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All You Need to Know About Vitamin B-12

Posted By G Monkie On January 29, 2009 @ 7:00 am In Fitness/Diet,G Living | No Comments

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All You Need to Know About Vitamin B-12

Vitamin B-12 is one of the eight vitamins in the B-complex group. It plays a very important role in a number of metabolic functions in our body.

Generally, B-complex group vitamins are water-soluble in nature, meaning they easily dissolve in water and other body fluids. Because of this, the B-complex group vitamins are not retained in our body. They are removed from our system from time to time. So a daily intake of the water-soluble vitamins is essential.

Unlike other water-soluble vitamins, vitamin B-12 can be stored in our body, although in small quantities. The amount of vitamin B-12 stored in our body is sufficient for a few years, and so its deficiency is not very common to occur.

Vitamin B-12 is the general name of a group of chemically-related compounds called cobalamins that have similar vitamin activity. Though the basic structure is the same, there are different forms with minor variations.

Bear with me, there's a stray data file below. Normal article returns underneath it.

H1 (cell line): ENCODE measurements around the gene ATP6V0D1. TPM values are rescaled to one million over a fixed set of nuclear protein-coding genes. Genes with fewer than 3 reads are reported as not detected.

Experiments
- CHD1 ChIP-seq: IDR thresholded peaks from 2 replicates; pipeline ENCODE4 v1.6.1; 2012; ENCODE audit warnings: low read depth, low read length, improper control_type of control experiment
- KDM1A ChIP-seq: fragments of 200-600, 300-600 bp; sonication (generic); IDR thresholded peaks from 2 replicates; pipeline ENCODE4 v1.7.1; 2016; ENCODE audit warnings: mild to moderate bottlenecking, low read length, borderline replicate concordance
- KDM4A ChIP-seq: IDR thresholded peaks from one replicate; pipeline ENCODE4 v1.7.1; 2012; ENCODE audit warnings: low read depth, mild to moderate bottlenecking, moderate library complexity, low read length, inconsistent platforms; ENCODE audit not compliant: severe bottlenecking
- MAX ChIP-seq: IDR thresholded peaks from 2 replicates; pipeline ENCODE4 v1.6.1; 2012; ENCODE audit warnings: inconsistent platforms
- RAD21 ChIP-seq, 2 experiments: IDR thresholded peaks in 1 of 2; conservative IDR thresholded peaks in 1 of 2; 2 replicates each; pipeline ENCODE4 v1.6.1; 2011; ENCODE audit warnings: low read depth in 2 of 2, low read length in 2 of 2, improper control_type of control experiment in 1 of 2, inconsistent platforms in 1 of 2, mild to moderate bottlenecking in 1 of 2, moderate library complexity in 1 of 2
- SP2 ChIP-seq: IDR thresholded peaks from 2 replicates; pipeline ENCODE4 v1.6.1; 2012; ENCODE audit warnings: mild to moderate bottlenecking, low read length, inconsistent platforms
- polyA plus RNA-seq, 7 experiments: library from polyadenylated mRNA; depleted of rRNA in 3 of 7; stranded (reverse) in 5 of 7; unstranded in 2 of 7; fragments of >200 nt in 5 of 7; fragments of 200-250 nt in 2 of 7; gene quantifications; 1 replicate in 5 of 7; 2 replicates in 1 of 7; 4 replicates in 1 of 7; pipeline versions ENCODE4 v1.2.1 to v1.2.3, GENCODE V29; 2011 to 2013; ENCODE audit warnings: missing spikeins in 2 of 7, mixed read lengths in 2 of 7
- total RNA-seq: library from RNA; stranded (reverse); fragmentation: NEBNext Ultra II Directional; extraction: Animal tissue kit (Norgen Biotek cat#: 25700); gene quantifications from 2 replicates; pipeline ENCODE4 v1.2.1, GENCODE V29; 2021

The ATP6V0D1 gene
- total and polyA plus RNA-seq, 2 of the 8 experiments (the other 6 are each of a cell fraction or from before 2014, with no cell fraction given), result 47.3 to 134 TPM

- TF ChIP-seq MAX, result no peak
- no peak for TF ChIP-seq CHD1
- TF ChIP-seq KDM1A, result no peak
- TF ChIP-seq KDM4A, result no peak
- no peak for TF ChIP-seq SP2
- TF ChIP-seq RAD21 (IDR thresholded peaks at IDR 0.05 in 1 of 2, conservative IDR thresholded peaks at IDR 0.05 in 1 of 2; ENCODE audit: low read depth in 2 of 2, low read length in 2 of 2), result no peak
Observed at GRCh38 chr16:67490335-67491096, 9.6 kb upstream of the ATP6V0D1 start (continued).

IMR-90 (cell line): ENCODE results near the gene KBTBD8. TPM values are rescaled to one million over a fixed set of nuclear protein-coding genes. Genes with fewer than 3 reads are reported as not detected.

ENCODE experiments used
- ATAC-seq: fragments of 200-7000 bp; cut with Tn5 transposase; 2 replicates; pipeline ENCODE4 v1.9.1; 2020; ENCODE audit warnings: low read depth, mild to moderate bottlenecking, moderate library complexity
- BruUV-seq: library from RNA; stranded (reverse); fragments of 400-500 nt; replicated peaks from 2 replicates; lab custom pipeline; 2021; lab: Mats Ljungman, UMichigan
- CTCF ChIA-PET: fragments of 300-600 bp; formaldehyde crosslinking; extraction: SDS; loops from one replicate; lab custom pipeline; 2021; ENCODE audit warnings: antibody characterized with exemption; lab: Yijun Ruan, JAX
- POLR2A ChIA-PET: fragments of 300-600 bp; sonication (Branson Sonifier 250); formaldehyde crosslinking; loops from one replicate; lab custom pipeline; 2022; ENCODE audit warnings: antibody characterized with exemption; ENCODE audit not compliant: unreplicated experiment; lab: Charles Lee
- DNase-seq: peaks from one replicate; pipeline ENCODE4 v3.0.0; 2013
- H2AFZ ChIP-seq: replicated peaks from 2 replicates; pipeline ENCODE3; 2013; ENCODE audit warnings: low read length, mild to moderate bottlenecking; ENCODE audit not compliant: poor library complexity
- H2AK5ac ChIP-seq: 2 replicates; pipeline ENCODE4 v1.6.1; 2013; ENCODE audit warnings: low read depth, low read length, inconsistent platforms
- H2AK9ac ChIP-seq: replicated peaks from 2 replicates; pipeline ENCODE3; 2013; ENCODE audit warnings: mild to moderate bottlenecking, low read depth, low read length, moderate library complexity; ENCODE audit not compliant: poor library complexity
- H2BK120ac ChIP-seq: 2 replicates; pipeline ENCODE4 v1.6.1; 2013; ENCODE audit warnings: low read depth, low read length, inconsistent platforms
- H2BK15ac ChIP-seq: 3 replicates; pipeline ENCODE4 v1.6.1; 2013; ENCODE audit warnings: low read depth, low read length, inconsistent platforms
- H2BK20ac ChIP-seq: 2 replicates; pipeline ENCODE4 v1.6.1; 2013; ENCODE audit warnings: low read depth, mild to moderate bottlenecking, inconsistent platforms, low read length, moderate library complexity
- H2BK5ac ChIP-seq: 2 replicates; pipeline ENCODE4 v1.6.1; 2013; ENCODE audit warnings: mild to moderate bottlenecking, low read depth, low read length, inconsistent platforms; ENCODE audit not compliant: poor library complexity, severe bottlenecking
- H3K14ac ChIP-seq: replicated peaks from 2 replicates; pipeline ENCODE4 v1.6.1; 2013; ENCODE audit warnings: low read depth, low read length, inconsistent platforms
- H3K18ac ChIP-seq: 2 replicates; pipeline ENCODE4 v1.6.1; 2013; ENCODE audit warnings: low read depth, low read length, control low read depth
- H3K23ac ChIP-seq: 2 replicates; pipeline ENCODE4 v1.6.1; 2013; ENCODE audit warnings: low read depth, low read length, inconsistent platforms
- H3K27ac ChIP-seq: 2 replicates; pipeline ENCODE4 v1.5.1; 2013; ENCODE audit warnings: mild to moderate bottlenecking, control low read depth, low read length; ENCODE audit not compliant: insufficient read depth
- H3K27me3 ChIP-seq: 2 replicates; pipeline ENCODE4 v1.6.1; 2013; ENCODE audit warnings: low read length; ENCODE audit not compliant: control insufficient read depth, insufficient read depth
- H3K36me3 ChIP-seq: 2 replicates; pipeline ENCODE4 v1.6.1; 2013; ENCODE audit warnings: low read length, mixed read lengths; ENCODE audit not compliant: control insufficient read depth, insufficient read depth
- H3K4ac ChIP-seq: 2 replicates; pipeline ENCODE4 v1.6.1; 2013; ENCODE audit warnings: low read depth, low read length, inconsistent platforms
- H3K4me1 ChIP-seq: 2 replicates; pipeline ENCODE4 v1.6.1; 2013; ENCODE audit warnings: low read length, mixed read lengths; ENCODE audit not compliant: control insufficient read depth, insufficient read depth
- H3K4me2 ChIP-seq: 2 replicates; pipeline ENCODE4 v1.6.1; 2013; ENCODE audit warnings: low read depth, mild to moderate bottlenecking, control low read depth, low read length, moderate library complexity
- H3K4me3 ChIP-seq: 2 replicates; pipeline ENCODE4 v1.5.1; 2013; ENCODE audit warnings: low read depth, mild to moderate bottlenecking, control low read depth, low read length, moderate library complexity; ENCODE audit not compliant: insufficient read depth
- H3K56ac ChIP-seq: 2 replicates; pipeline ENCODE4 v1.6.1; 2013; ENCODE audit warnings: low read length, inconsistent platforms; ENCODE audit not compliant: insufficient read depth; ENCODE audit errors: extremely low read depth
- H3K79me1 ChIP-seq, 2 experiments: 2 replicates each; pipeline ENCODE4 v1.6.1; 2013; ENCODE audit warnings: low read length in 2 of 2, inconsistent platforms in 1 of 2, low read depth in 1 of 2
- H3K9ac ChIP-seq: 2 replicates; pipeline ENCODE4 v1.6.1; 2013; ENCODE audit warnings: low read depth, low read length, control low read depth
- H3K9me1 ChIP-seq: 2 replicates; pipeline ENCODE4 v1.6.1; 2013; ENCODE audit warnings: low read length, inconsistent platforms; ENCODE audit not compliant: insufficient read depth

How and Where is it Synthesized?

Vitamin B-12 is not synthesized by plants or animals, but is synthesized by microorganisms like bacteria, yeasts, molds, and algae. This is because the enzymes required for the synthesis of this vitamin appears to be present only in microorganisms. Plants and animals lack in these enzymes.

The basic structure of vitamin B-12 is synthesized ONLY by the microorganisms and then it can be converted to other physiological forms in our body.

Just like hemoglobin in our blood has a central iron atom and chlorophyll in leaves has a central magnesium atom, vitamin B-12 has a central cobalt atom in its structure. So, cobalt is an essential mineral in the synthesis of vitamin B-12.

Food Sources